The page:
The United States housing market crash of 2008 brought on heavy heartache, discouragement and depression to property owners throughout the country. If you are a Canadian resident who owns U.S. real estate in a corporation, there is an opportunity for you to benefit from this unfortunate crisis.

One major disadvantage of holding U.S. property in a corporation is the extremely high capital gain tax rate. The U.S. capital gain tax rate is 35%, plus an additional 5.5% if the property is in Florida. (This additional rate varies from state to state.) Capital gain tax will be triggered the moment you sell your property out of the corporation and into a new structure. Generally, the fair market value of real estate has been at a standstill since the 2008 crash. Property values have not yet begun to rise, but we suspect that they will over the next few years. It is up to you to take advantage of this opportunity while property values are still low. In order to save the high U.S. corporate capital gain tax of a future sale with profit, you may want to consider selling your property into a more tax efficient structure sooner rather than later in order to benefit from lower capital gain tax expenses.

The other major disadvantage of using the corporation as a home for your property is the shareholder benefit rule. As of January 1, 2005, the Canadian Revenue Agency charges a taxable benefit to shareholders using a corporate asset for personal use, e.g. a U.S. vacation home. This means that the rental value of the property will be added to the shareholder’s income, and consequently taxed. Only properties that were purchased prior to January 1, 2005 are grandfathered into the old rule and exempted from such a tax. If you have purchased a vacation home using a corporation after this date, you must declare this extra income and as such will be taxed. Take the time to evaluate your situation, as selling your property out of the corporation may be your ticket to avoiding the shareholder benefit rule as well as a large capital gain tax.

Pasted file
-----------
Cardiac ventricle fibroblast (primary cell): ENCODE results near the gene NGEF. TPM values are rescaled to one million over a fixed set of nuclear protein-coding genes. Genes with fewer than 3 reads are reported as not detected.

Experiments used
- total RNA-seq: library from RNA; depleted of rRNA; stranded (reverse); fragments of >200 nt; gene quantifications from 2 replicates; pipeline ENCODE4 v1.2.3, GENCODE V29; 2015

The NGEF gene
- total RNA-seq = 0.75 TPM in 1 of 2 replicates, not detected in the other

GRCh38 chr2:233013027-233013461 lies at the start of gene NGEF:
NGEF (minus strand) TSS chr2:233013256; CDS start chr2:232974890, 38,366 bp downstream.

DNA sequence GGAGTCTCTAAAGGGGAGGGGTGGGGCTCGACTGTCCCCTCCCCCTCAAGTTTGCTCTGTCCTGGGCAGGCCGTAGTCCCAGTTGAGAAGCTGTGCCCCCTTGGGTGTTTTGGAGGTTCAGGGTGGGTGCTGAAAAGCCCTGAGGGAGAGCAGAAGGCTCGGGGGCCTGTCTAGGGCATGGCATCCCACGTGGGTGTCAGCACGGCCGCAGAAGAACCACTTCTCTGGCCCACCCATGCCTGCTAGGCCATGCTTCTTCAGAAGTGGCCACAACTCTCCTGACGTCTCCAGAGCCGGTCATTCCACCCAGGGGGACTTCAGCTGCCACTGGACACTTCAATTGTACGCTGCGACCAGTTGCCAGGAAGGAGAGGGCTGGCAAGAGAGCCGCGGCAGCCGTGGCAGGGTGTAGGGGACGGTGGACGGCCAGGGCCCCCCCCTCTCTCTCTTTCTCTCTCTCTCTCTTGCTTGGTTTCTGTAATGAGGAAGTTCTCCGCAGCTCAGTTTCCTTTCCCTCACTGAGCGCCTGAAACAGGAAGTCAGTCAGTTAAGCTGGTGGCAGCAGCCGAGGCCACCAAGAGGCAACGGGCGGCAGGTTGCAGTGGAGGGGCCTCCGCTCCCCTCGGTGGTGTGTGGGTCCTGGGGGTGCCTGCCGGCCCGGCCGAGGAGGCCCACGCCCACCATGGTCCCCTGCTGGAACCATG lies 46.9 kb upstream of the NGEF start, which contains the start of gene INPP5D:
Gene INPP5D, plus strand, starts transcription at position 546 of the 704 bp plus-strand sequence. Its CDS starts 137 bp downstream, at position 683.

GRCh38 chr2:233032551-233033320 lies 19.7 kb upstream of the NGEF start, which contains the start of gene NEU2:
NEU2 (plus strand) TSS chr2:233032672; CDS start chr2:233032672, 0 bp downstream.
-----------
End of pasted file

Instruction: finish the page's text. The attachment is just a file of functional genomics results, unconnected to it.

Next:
You’re probably wondering if the hassle of selling your property from the corporation to a new structure is worth it. The process itself can seem a little overwhelming at first. Consulting with a Cross Border Specialist will put you at ease as they explain each step of the process to ensure a seamless transition.

Whereas the corporation allowed you to own U.S. property without worrying about probate, incapacity issues or U.S. estate tax, discussing the matter with one of our Cross Border Specialists will allow you to explore various strategies in order to establish a more tax efficient ownership structure, while preserving the same advantages. They will help you to file the necessary paperwork, create the new structure, and sell your property from the corporation to the new structure.

There are two important costs in this process that cannot go unmentioned; 10% FIRPTA withholding (Foreign Investment in Real Property Tax Act – Section 1445 of the Internal Revenue Code), where a non–U.S. resident sells U.S. real estate, and documentary stamp tax, also know as transfer tax. While FIRPTA can be avoided completely by filing for a withholding certificate, transfer tax cannot be avoided, as it is triggered the moment any U.S. property is sold.

If you are in a situation of owning your U.S. property in a corporation, now is the time to explore your options. There’s no time like the present!